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[Dev] Home Made Night Vision Device

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[Dev] HomeMade Night Vision Device


Hey guys, here's my second dev project I have running at themoment, along with my other one. This one is about making a DIY night visiondevice (NVD), or in my case, a NV rifle scope. Apologise in advance if any ofthis seems obvious or patronising, I started gathering my knowledge on the subject from nothing, so this thread is literally my journey so far.


Now, first thing is first, this is pseudo Night Vision, done by measuring IR light of the 800-1000nm range, i.e. just below Red on the light spectrum. Therefore it needs to be said now, this is NOT the device you want,if all you are after is a fantastic night vision which spans miles. Stick to your Gen 1+, 2s and 3s for that.


The benefits of this device are that it cannot be damaged by bright light, like tubes can, in fact with a bit of tinkering it can even be used during daytime as a regular scope.


It is completely electrical, meaning that you can tap into, record and even modify the visual feed. In short, you can display data within the scope, and do any other digital video processing that you can think of and apply.


Finally, the basic NV model can be made from scrap you may already have knocking around your house, with the most expensive component being a low lux CCTV Camera, typically about £10-20 ($15-30), depending on the quality you may want. The version with the HUD will require some sort of data gathering (sensors etc), a PIC chip to parse the data and overlay it onto the video feed.


But I am getting ahead of myself :)


Basic Parts List


CCTV Camera: Any CCTV camera with a rating less than 1Lux is good, B&W is preferable as it is cheaper, but I used this one as it matched the 6v power source of my camera :


Mini 520TVL CCTV SPY AUDIO security camera 0.008Lux


VHS Camcorder: Provides the viewfinder and a video/audio connector, as well as a new mic and a load of other cool stuff. Broken is fine, but using one that powers up and has a battery makes life a bit easier, as you can put a multimeter to it and findout which wire does what.


Battery: Provides power. Match this to your camera and viewfinder. Mine runs on anywhere from 5-7v, which the camera's power supply provides quite nicely. It may even end up running it from my rifle's battery in the end, will save a lot of hassle that way, but requires way more parts and way more complexity.


Switch: Must turn this thing on and off. May need 2 if you are using an illuminator within the device


IR Illuminator: Originally I deemed these as optional, but after testing the camera out, it's really not usable at 0.008 lux (indoors, lights off), I can tell you that for free.0.01-0.27 (outdoors, with light polution) maybe, but even that is still pushing it. An illuminator can be made from IR LEDs or a torch and an IR Filter. 10mm LEDs are pretty good. I am currently experimenting with the 940nm wavelength range, which are almost completely invisible, but apparently are a bit weak.The 850nm IR wavelength is the norm to use in most NV applications, as they are pretty impressive in brightness, but are just within the visible spectrum, so have a dim red glow. Results on whether 940nm is usable or not are pending until I get some new soldering iron tips :P. These are also doable, probably even more effective with defocused IR lasers, should also be eye safe at the 5mW range.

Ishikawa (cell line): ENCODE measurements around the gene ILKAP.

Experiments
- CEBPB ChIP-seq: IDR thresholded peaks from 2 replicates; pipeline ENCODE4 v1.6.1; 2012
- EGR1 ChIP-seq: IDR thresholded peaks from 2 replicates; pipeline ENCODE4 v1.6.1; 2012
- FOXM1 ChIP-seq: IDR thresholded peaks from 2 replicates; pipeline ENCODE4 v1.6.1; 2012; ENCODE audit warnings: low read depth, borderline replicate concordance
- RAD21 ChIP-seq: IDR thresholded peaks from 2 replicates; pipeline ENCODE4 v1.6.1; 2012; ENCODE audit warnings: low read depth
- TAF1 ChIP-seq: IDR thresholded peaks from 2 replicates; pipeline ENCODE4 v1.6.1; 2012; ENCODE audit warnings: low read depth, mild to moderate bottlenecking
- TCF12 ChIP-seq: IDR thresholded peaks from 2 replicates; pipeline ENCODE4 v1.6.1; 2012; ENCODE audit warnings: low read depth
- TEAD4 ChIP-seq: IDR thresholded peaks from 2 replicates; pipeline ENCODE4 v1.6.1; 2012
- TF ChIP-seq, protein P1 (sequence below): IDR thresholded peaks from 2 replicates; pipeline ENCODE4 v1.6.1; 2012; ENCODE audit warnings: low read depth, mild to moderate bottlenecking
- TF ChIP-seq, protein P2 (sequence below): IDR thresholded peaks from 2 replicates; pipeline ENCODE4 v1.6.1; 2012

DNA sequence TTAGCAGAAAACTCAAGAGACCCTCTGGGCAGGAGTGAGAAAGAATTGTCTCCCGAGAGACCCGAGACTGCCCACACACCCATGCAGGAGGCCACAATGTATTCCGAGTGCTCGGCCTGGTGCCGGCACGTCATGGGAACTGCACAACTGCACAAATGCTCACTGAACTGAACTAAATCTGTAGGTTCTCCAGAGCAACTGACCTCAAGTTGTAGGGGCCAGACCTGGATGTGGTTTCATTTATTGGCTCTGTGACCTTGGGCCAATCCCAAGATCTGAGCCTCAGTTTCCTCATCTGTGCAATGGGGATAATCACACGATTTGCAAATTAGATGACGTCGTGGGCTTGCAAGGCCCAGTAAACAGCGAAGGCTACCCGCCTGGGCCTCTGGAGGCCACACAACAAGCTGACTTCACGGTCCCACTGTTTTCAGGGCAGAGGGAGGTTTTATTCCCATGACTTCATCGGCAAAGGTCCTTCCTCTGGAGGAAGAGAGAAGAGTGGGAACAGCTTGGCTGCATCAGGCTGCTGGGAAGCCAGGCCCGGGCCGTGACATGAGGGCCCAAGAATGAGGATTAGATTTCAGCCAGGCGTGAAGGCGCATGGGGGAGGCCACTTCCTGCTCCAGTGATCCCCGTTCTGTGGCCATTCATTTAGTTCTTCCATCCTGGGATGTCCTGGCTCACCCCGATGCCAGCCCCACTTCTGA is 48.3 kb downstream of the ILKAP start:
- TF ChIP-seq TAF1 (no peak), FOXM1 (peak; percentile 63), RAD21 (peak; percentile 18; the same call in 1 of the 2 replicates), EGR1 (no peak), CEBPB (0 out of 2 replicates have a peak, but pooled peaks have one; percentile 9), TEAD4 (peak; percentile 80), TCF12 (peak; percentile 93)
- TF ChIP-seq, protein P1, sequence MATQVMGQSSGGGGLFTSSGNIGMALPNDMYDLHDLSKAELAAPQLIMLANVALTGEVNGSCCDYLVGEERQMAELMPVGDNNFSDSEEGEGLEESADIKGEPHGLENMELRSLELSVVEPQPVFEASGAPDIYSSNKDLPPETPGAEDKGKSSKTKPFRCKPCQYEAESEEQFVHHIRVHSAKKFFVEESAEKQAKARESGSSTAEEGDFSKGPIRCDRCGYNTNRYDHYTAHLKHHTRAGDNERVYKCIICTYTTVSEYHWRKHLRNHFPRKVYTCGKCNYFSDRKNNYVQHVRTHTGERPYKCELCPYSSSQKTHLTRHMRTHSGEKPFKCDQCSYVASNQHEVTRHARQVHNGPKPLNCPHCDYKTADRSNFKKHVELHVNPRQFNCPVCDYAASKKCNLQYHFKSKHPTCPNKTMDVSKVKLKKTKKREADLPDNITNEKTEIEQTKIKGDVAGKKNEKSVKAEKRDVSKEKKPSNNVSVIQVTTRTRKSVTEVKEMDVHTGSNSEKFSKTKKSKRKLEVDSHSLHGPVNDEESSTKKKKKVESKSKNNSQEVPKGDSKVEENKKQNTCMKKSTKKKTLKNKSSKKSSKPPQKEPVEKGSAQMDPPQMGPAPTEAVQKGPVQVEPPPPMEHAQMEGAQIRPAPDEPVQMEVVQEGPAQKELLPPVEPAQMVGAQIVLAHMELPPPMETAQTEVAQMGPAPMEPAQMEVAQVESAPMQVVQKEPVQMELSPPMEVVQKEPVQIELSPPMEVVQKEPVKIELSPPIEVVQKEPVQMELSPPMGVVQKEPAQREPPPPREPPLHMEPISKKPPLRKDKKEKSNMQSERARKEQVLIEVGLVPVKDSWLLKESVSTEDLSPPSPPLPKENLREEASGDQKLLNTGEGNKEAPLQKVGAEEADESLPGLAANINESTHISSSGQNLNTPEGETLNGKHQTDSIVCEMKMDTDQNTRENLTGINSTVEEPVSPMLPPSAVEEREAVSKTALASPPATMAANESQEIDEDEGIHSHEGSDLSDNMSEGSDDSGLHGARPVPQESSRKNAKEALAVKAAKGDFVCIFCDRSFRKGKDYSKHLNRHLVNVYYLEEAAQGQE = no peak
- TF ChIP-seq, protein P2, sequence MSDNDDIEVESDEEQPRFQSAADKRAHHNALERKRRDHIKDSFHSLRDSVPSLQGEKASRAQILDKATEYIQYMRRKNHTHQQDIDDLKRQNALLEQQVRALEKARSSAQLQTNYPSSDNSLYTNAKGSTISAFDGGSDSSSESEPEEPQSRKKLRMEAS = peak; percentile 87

Body: Something to store all this stuff inside of. Mine happens to fit nicely into a ~40mm (ID)tube, but needs a middle section of 30mm (OD) to attach a 30mm AimPoint mount to. Length varies, depending on the parts you choose to use.







Very simply, the way it works is the battery pack (may not always be 6v, might be 12v or 5v or anywhere in between, who knows, 6v is more common though) powers the camera AND the viewfinder. You want the two to be in parallel to keep the voltage steady and near 6v for both. Be aware that a fully charged battery, just like airsoft, is at a higher rating than what it should be, i.e. a 1.5v battery may read 1.6 or 1.7 for instance, so go easy and don't blow anything (apologies if any of this is obvious).


Here is a source of most of my information, it's probably the best guide out there:




And here is a video of a cute girl teaching you how to figure out what wire does what on any viewfinder without blowing it up. As youdo.



The donor VHS camera will most likely have an RCA or video/audio connector soldered onto the mainboard, you'll want this to provide a line out to a recording device, so desolder it and keep it for later. It also has a load of screws and lenses and motors and all of that, so chuck them into your bits box for other projects


And thats it! Without the batteries, my one fits very snugly inside a 42mm (inner diameter) tube and has a minimum length of about 135mm, with the case still on. May well fit in a 35mm if I take the plastic off and heatshrink it all in place, maybe thinner still with a bit of fiddling.


That's how you build an NV monocle! If anyone manages to getone of these to work for each eye, I see no reason why you will not be able to retain 3D vision as well, but I would love to see how it goes if you go down that route. I don't know what tweaking or calibration you would need to do to getit to not give you headaches from dodgy parallax etc.


If you need a brightness dial, and I can tell you now that you probably will, I achieved good results with a 1k Potentiometer between the video and ground lines. If you want to be REALLY fancy, you could automate the brightness with an opto-couple, to save you twiddling knobs every time you enter a new room. That is a LDR coupled with an LED connected between the video and ground lines. You will probably need to tweak it a bit with resistors in series/parallel, but I will post results on that one as I get them.


Further Work: